Stop using this word with your partner | Ritual

Team Ritual
Last Updated:
March 20, 2023

There are few verbal habits that can have such a negative effect on our relationships, yet we all do this all the time. It’s not a dirty word, it’s not violent, and most of us can’t imagine half our sentences without it. The price? Increased conflict, a decline in trust, and hurt. What is that lingual agent of chaos? Well, it’s “but.” Yes, the word “but.”

This tiny, one-syllable word has the power to negate perfectly good apologies, seal ears, and create a zero-sum game situation among loving couples. And the crazy thing is, it’s not even needed in most sentences.

So how do we get rid of the unnecessary “but?”

Well, it takes practice. First, you have to slow down the pace of your reaction just to notice when it’s coming. Start by simply noticing your rate of “but”s. After a while, you might be able to notice them as they come and change course before uttering the word altogether.

So what can you use instead? The magic word is “And.” Yes, it turns out that most “buts” are better off replaced by “ands.” Instead of sending the message that you’re contradicting or dismissing the value of what you just heard, you are acknowledging its importance and adding your own perspective. This is healthy on a micro level and also reflects a deeper attitude shift in your relationship. You have the chance to convey that you and your partner both have valuable perspectives. Theirs and yours, not yours instead of theirs. Almost any “but” can be switched with an “and” or something similar like “I would also like to add that” or “at the same time”. Even simply adding a comma without any word between the two parts of the sentence can work.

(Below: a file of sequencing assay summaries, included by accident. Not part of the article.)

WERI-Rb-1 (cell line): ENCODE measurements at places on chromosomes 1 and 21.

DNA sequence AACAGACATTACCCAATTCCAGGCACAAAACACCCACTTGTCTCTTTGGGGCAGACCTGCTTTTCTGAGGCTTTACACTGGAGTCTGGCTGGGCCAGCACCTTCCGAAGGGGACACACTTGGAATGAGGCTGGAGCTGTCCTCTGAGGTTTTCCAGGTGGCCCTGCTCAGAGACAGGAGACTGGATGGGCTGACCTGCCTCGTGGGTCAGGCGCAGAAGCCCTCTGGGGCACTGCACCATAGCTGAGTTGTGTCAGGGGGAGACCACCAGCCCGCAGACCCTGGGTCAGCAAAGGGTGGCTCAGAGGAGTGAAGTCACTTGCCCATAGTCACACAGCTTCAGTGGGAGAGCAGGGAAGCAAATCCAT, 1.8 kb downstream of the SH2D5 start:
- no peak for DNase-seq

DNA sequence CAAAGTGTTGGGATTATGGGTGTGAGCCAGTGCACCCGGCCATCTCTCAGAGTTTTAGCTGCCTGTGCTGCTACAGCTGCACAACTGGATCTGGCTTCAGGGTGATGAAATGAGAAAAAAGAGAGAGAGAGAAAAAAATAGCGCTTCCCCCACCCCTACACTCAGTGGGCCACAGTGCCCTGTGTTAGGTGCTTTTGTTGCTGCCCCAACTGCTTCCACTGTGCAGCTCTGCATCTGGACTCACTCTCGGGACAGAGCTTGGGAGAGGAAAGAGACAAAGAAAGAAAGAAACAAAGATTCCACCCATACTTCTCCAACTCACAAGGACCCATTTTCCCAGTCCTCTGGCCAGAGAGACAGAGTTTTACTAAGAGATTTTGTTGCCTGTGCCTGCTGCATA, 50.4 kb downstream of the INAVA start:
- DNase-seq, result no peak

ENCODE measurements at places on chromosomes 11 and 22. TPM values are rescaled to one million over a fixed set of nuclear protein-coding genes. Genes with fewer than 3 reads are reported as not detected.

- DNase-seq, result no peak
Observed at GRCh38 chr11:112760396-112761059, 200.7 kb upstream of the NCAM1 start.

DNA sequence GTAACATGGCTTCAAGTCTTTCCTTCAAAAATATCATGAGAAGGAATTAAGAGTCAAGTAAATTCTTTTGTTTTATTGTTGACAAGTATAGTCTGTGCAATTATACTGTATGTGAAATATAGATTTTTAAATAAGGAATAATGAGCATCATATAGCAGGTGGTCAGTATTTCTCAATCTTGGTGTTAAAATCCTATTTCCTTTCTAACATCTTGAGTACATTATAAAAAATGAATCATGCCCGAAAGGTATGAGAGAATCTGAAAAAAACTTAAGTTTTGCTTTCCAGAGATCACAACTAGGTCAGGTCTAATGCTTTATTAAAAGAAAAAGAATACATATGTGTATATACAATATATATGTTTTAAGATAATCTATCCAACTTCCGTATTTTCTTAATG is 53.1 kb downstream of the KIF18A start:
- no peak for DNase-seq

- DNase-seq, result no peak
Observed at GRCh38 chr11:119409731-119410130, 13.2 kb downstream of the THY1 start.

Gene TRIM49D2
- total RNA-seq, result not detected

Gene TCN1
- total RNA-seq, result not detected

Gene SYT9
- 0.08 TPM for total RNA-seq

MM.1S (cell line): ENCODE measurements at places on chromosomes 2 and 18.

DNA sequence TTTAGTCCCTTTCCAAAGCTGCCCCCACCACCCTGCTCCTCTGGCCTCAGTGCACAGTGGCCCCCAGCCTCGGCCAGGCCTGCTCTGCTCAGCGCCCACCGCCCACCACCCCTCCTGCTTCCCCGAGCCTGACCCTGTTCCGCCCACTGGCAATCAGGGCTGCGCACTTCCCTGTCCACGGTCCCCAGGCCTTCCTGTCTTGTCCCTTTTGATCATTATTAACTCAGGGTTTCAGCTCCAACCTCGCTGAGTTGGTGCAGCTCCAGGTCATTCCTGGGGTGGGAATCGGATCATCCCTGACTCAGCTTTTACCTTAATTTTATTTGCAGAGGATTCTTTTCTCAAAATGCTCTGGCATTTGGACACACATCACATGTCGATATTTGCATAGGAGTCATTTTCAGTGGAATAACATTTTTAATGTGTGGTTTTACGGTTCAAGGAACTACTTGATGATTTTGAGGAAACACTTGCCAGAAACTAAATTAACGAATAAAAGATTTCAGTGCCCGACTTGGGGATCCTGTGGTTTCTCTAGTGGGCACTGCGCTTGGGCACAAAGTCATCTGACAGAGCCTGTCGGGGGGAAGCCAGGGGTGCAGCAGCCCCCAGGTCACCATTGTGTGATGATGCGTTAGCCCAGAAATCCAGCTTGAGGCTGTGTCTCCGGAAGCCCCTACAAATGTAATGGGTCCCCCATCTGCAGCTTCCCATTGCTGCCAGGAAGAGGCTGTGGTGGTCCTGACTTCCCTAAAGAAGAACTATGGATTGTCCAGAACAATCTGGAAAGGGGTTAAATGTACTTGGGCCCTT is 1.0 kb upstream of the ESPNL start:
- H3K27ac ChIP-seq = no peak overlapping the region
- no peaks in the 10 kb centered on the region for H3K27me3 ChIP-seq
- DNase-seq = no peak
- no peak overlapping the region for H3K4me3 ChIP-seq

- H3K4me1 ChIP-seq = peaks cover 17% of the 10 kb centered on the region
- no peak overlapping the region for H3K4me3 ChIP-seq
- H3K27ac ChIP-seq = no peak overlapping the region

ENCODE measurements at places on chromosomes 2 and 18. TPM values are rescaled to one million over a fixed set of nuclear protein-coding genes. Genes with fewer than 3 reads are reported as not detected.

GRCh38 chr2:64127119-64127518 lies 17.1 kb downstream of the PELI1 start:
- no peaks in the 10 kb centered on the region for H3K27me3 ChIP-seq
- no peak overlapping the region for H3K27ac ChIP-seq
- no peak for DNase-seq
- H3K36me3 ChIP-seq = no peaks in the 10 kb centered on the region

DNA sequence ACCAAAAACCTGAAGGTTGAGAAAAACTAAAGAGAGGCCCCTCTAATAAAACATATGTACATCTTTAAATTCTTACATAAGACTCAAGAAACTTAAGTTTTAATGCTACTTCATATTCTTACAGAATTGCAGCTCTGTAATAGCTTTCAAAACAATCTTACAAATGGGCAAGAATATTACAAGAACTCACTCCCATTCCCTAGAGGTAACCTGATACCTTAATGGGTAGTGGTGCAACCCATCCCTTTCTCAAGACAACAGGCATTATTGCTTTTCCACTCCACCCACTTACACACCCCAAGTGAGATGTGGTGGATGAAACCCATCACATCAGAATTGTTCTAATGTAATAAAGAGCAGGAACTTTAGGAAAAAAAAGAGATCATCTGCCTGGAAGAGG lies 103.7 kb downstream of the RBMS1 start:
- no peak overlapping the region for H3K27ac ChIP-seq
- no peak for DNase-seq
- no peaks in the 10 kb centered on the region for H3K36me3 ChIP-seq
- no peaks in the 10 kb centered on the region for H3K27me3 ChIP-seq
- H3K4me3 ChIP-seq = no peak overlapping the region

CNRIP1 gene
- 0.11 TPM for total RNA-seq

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Your partner suggests going back to school for another degree?” Instead of “Yes, but that would cost so much money and finances are tight right now,” try “Yes, I see how that would further your career and add to your future earning potential. And I have concerns about balancing our budget while you’re in school.”

Can’t find a way to substitute the “but”? Try rephrasing. Sometimes we’re so used to this construct we build our sentences around it for no reason.

The point is to avoid the “either you’re wrong, or I am” mentality to allow a space where our needs don’t come at the expense of one another’s. If I can express care for your hurt feelings AND stand by my actions, show a true will to accommodate your needs, AND remember my own needs - we can collaborate instead of fight each other for resources.

No buts were used for the creation of this text. It took a minute to figure out, AND it was worth it 🙂

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